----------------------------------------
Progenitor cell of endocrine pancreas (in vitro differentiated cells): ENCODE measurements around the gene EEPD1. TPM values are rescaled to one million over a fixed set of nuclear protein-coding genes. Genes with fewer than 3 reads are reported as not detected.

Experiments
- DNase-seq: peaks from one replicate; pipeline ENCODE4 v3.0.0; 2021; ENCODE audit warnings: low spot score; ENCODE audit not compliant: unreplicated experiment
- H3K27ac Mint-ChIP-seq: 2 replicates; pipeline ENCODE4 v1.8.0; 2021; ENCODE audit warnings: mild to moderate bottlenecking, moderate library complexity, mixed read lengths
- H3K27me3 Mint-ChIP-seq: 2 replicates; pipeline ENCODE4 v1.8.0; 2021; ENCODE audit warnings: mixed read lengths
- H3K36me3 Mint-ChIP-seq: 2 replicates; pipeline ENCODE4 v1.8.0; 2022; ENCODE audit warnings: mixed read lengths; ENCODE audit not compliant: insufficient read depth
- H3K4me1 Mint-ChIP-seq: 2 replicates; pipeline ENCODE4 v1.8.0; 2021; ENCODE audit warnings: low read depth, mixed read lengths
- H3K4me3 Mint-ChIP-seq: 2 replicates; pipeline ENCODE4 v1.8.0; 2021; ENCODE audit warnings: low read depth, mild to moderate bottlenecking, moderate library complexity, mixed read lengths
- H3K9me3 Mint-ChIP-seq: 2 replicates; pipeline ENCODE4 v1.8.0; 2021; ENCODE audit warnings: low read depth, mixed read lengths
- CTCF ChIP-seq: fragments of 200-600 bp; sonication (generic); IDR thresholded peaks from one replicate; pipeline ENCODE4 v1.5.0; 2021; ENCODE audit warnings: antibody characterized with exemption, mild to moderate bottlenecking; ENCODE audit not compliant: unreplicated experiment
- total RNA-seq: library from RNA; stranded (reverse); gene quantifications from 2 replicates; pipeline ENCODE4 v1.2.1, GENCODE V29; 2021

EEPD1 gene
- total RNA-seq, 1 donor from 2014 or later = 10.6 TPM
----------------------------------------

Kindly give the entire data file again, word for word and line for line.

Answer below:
Progenitor cell of endocrine pancreas (in vitro differentiated cells): ENCODE measurements around the gene EEPD1. TPM values are rescaled to one million over a fixed set of nuclear protein-coding genes. Genes with fewer than 3 reads are reported as not detected.

Experiments
- DNase-seq: peaks from one replicate; pipeline ENCODE4 v3.0.0; 2021; ENCODE audit warnings: low spot score; ENCODE audit not compliant: unreplicated experiment
- H3K27ac Mint-ChIP-seq: 2 replicates; pipeline ENCODE4 v1.8.0; 2021; ENCODE audit warnings: mild to moderate bottlenecking, moderate library complexity, mixed read lengths
- H3K27me3 Mint-ChIP-seq: 2 replicates; pipeline ENCODE4 v1.8.0; 2021; ENCODE audit warnings: mixed read lengths
- H3K36me3 Mint-ChIP-seq: 2 replicates; pipeline ENCODE4 v1.8.0; 2022; ENCODE audit warnings: mixed read lengths; ENCODE audit not compliant: insufficient read depth
- H3K4me1 Mint-ChIP-seq: 2 replicates; pipeline ENCODE4 v1.8.0; 2021; ENCODE audit warnings: low read depth, mixed read lengths
- H3K4me3 Mint-ChIP-seq: 2 replicates; pipeline ENCODE4 v1.8.0; 2021; ENCODE audit warnings: low read depth, mild to moderate bottlenecking, moderate library complexity, mixed read lengths
- H3K9me3 Mint-ChIP-seq: 2 replicates; pipeline ENCODE4 v1.8.0; 2021; ENCODE audit warnings: low read depth, mixed read lengths
- CTCF ChIP-seq: fragments of 200-600 bp; sonication (generic); IDR thresholded peaks from one replicate; pipeline ENCODE4 v1.5.0; 2021; ENCODE audit warnings: antibody characterized with exemption, mild to moderate bottlenecking; ENCODE audit not compliant: unreplicated experiment
- total RNA-seq: library from RNA; stranded (reverse); gene quantifications from 2 replicates; pipeline ENCODE4 v1.2.1, GENCODE V29; 2021

EEPD1 gene
- total RNA-seq, 1 donor from 2014 or later = 10.6 TPM